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Trusted and sandboxed applications in Silverlight 4

Silverlight is a Web technology, or at least is deployed via a browser. To mitigate security concerns Silverlight is constrained to run in a sandbox. This sandbox restricts what the Silverlight application can do to the local computer.

Application developers are constantly pushing the boundaries between Web applications and client applications. We want our Web apps to work more like client apps and vice versa. But Web application developers must face the security implications inherent in the Web deployed model. The big question, how much trust should be granted to an Internet application?

Silverlight is a great case in point. Imagine that your Silverlight application requires access to the user's webcam or you wish to write files into the My Music folder. Silverlight is a Web technology, or at least is deployed via a browser. To mitigate security concerns Silverlight is constrained to run in a sandbox. This sandbox restricts what the Silverlight application can do to the local computer. This is sensible as administrators need assurance that Silverlight applications won't commandeer the system. But this also means that sandboxed applications are walled off from accessing local devices, like hard drives and webcams for example.

Types of Out Of Browser applications
Silverlight 3 blurred the line between online and offline applications by enabling the Out Of Browser (OOB) setting. In version 3 you can take your application out of browser which permits the user to enjoy your application while disconnected from the network. Version 4 ramps up the features available to OOB applications.

Living in the sandbox
 

HTML Hosting: It's now possible to include embedded HTML within your Silverlight application. Use the new WebBrowser control as follows:

 <WebBrowser x:Name="bannerAdControl" Width="300" Height="200" /> <!-- add html to webbrowser control --> bannerAdControl.NavigateToString("<h1>Download Silverlight now.</h1>");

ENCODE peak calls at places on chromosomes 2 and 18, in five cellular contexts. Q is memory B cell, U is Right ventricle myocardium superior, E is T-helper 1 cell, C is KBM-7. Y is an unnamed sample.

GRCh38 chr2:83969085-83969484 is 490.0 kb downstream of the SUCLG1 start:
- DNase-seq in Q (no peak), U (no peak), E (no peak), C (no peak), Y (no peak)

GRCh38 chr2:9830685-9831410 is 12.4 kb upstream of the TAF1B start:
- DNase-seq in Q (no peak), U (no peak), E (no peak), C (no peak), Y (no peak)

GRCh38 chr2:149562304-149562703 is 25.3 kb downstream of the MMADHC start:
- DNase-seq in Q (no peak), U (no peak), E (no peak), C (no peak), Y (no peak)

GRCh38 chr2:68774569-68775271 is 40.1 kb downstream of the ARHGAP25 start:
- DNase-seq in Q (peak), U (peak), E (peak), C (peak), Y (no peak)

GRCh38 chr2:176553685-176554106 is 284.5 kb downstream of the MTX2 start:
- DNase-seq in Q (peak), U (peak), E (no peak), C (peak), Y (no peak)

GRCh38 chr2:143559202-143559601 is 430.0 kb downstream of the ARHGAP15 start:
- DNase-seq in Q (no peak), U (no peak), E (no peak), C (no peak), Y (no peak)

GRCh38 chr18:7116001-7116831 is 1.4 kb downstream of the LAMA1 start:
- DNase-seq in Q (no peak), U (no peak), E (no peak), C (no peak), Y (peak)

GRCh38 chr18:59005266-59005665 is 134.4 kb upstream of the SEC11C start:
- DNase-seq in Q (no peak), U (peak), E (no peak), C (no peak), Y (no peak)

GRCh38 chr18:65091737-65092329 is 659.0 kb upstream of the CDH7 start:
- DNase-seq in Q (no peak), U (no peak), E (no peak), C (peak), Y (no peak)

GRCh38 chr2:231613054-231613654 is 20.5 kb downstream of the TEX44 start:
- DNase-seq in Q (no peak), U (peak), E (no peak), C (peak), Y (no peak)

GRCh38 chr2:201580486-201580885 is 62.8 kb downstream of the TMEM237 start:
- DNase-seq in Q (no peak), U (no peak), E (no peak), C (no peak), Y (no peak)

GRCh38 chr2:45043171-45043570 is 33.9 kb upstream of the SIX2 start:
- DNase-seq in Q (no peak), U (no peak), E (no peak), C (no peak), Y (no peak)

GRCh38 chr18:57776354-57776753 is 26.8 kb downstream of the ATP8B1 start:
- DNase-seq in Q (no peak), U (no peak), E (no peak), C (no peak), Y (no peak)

Under the hood the WebBrowser control uses WebKit on the Mac and the IE browser control on Windows.

OOB Window settings: Silverlight 4 offers full control over window settings such as start position and size.

Popup Notifications: You're probably familiar with the animated 'toast' window that is used by Windows application to provide real-time notifications from email clients. Here's how to launch a notification from an OOB application.

 var nw = new NotificationWindow(); nw.Width = nw.Height = 300; var cn = new CustomNotificationWindow(); cn.Header ="New Mail"; cn.Text ="You have new mail!"; . . . nw.Contents = cn; nw.Show(3400);

Requesting elevated privileges
Silverlight 4 has a number of new features that need elevated privileges. For security reason this can only be granted if the user consents to an elevation request. To ask for permission to use the webcam, use the CaptureDeviceConfiguration.RequestDeviceAccess( ) method. Make this call and you will the following dialog.

Once the user has granted permission you can grab the video stream with a few lines of code.

 CaptureSource cs; var device = CaptureDeviceConfiguration.GetDefaultVideoCaptureDevice(); if (null != device) { cs = new CaptureSource(); cs.VideoCaptureDevice device vcd; cs.Start(); var brush = new VideoBrush(); brush.Stretch = Stretch.Uniform; brush.SetSource(cs); rect.Fill = videoBrush; }

Trusted applications
Additional features are available to OOB applications which are granted trust from the user. Simply set the "Require elevated trust…" checkbox in the Visual Studio 2010 properties settings. Yes, Silverlight has a group policy which administrators can use to manage which applications or domains are trusted.

The user will see the following dialog box when converting a Silverlight application to an OOP application.

Now that you have full trust, here is a partial list of the new Silverlight 4 privileges.

  • Full Screen Keyboard Access: To prevent spoofing attacks Silverlight 3 disables most keyboard events while in full screen mode. In Silverlight 4 this restriction has been lifted for trusted OOB applications.
  • File Access: Read and write to the more areas of the hard drive including My Music, My Document etc. on Windows OS and similar location on the Mac.
  • COM automation: Permits access to COM automation servers like Microsoft Excel, USB security card readers and other devices.
  • Network Cross Domain: Networking restrictions on HTTP access are dropped for trusted OOB applications. Grab resources from any domain without needing a cross-domain policy file in place.


 

This was last published in December 2009

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